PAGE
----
Yet Another Tesla Exec Leaves Amid Festering Finance Questions

Watch the Tesla execs hitting the exit ramps.

Tesla's (TSLA) Vice President of Global Supply Management, Liam O'Connor, is leaving the company, marking the sixth top executive to leave in recent weeks. 

Tesla executives have been flocking from the company this year - one after the next - in what some call a mass exodus that CEO Elon Musk can't seem to stop. Chief Accounting Officer David Morton announced two weeks ago he would leave the electric-vehicle maker, raising worries to one analyst about Tesla's accounts. While some think Morton may have seen something alarming in Tesla's accounts, others think he may have left simply because the business isn't indicating it'll improve performance. Chief People Officer Gabrielle Toledano also said she was leaving. The outflow of Tesla execs comes as the company faces a Department of Justice criminal probe spurred by Musk's "funding secured" tweet in which he claimed to have secured financing for a take-private transaction. 

O'Connor's departure, specifically, comes about two months after Tesla asked its suppliers for refunds on some of their purchase agreements. Tesla's financial position has come under fairly intense scrutiny, as its credit rating has taken a hit, its bonds are trading well below par, and its balance sheet has outright shrunk. The stock is down 7% this year, and off roughly .2% Friday, Sept. 21. 

One analyst thinks the departures, including the departure of O'Connor, who oversaw supplier agreements, are in part a reaction to the company's waning ability to generate cash flow, whether through profit or capital raising. "We believe it's hard for them to raise capital right now. This is why you're seeing this mass exodus," analyst Gordon Johnson of Vertical Group told TheStreet.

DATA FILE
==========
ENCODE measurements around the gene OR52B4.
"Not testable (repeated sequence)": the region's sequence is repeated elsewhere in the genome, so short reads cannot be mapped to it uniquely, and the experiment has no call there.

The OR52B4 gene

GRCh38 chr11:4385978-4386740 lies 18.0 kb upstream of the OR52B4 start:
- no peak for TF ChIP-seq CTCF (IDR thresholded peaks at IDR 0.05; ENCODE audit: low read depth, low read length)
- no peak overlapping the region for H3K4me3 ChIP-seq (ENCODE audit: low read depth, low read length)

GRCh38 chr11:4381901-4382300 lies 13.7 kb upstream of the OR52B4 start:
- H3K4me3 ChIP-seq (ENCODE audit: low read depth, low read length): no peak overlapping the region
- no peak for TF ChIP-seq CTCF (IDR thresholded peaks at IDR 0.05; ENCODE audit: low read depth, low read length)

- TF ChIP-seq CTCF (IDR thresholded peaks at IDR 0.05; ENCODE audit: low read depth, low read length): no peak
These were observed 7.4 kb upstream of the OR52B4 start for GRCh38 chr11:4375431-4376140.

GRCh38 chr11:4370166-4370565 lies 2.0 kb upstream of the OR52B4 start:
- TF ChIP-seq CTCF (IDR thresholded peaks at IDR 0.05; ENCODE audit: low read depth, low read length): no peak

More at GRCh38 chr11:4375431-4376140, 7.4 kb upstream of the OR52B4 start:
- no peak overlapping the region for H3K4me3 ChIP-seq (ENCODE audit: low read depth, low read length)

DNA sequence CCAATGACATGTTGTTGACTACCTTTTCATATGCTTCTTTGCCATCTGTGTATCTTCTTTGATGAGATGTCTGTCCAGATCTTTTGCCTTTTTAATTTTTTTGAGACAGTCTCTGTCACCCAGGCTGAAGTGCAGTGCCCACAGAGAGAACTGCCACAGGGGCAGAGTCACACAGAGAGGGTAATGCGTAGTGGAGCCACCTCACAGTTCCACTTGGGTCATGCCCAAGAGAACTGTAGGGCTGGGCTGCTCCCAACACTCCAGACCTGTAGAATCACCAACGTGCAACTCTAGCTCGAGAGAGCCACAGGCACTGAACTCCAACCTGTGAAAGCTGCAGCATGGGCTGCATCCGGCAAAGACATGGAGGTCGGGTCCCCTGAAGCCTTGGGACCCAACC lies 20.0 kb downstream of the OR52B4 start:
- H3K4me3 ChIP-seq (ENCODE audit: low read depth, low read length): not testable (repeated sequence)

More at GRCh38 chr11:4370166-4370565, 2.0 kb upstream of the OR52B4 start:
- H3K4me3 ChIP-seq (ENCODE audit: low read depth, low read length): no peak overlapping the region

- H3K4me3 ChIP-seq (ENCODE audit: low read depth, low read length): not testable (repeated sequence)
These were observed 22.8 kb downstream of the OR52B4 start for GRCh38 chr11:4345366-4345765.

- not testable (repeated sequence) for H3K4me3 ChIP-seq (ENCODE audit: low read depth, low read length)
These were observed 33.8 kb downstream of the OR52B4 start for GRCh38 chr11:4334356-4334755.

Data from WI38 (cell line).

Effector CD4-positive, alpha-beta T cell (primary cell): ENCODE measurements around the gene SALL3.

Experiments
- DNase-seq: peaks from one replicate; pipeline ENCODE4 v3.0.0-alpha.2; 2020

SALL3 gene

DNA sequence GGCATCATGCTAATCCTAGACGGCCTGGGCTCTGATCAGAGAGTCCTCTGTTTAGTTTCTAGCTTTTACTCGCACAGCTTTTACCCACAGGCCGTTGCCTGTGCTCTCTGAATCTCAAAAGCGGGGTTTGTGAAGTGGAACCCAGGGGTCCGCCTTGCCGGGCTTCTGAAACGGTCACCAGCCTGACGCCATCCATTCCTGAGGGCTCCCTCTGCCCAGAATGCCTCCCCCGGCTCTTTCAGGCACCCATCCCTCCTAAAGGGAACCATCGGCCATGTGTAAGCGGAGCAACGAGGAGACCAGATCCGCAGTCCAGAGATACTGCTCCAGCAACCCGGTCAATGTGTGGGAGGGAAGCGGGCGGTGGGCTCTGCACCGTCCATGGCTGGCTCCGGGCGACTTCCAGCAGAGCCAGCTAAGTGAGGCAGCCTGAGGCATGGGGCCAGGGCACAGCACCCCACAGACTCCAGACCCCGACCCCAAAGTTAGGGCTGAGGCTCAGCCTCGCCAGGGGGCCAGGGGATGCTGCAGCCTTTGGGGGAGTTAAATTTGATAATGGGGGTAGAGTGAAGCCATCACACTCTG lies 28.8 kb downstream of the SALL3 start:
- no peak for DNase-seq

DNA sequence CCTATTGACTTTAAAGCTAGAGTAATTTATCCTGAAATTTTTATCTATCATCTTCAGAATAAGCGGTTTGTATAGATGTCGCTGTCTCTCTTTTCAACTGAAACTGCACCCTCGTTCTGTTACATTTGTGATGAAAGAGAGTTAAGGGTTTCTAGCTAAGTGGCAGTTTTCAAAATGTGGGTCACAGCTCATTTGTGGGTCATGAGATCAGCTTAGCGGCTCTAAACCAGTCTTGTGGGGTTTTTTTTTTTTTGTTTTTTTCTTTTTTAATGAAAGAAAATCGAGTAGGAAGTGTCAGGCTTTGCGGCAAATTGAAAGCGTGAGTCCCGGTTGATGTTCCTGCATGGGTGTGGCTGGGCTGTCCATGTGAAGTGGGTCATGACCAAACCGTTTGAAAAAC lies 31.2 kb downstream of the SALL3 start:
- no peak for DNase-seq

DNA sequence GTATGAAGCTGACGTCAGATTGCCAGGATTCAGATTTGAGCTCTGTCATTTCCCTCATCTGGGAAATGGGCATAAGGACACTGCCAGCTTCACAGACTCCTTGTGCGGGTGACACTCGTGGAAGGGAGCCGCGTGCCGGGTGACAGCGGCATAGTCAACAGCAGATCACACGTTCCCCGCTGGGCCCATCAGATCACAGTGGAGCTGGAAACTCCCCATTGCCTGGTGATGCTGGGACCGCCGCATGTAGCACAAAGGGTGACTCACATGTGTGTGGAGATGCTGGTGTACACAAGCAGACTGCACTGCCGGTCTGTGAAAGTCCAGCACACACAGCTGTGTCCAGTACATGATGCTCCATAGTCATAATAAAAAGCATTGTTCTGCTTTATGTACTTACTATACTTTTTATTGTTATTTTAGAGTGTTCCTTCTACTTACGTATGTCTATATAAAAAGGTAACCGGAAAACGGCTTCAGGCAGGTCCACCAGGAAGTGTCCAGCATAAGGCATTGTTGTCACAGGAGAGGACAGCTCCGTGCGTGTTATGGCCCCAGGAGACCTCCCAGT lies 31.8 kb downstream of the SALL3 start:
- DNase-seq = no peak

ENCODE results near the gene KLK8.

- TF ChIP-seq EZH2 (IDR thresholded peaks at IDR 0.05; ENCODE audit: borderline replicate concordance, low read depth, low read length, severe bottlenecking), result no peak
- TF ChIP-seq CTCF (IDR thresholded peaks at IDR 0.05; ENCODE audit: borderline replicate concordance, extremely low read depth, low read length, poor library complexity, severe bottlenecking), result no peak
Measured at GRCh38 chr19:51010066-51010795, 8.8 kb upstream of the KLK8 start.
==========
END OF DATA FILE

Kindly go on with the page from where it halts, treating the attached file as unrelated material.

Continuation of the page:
But Gene Munster, Managing Partner and co-Founder of Loup Ventures told TheStreet O'Connor's departure isn't necessarily indicative of a credit problem Tesla has with its suppliers although he does recognize it has a liquidity issue in general. "My understanding was that that thing in July {Tesla requesting refunds} happens with other car manufacturers - the ask for refunds," he said. Rather, any issue that arises with Tesla in particular raises the public's eye brows. "With Tesla, it raises more interest," he said. "I don't think there was an indication of some bigger problem."

Johnson, however, suspects some folks at Tesla are wary, and want to leave. "They have converts {debt} coming due in March. If the stock is above $360 per share, they can pay it out in stock," Johnson added, referring to the convertible debt Tesla owes. Its principle due in March is $920 million. Johnson's opinion - although it is not confirmed by any other party or document - is that it's possible Musk is working to move get the stock price up to $360, which is yet another reason he believes top employees are leaving. "That's why you have 61 executives that have left," he said. 

Tesla shares are currently trading at $297.71 apiece. 

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